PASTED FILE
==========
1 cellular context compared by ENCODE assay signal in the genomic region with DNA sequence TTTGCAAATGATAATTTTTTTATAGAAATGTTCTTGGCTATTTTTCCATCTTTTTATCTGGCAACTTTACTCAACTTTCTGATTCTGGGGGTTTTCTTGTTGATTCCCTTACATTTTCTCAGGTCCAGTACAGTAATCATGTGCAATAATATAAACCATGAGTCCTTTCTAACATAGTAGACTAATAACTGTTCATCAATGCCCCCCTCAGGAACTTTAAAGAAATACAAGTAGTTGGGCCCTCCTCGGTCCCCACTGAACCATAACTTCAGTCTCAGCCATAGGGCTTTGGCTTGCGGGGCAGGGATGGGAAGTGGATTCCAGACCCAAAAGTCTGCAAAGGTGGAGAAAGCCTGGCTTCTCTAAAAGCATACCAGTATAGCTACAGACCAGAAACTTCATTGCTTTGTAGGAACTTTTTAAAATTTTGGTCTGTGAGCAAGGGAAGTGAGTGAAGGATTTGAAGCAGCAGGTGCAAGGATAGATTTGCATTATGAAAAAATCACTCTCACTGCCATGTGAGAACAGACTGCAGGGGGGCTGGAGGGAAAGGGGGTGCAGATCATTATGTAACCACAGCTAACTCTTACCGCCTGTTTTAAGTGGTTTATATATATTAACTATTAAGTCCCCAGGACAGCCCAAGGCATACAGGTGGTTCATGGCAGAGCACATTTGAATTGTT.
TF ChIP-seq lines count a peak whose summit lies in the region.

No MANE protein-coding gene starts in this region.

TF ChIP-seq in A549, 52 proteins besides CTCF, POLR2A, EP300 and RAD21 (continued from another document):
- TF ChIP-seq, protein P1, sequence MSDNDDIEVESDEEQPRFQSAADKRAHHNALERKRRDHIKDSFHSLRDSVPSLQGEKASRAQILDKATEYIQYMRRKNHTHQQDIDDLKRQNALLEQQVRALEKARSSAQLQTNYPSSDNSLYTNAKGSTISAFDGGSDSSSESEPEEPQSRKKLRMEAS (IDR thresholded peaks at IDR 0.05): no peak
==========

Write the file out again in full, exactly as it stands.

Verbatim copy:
1 cellular context compared by ENCODE assay signal in the genomic region with DNA sequence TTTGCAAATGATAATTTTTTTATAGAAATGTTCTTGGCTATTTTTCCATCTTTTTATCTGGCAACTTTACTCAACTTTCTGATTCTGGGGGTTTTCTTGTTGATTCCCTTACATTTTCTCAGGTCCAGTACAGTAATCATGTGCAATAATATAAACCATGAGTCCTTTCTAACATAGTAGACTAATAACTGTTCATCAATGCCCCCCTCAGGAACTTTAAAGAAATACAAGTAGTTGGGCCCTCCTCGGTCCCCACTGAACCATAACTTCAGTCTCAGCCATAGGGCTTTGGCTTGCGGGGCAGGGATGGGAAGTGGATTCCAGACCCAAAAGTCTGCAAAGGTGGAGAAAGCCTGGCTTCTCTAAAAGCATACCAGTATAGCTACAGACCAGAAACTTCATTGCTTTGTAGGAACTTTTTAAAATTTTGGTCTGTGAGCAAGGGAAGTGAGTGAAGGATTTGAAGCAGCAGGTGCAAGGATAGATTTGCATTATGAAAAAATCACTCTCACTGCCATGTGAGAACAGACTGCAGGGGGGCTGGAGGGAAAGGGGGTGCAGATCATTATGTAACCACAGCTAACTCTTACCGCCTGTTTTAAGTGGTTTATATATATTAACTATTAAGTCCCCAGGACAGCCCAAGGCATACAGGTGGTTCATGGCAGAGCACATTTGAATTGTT.
TF ChIP-seq lines count a peak whose summit lies in the region.

No MANE protein-coding gene starts in this region.

TF ChIP-seq in A549, 52 proteins besides CTCF, POLR2A, EP300 and RAD21 (continued from another document):
- TF ChIP-seq, protein P1, sequence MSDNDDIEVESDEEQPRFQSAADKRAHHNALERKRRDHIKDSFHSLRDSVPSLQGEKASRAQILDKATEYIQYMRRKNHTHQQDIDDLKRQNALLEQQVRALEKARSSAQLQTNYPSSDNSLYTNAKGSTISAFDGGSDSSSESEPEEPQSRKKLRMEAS (IDR thresholded peaks at IDR 0.05): no peak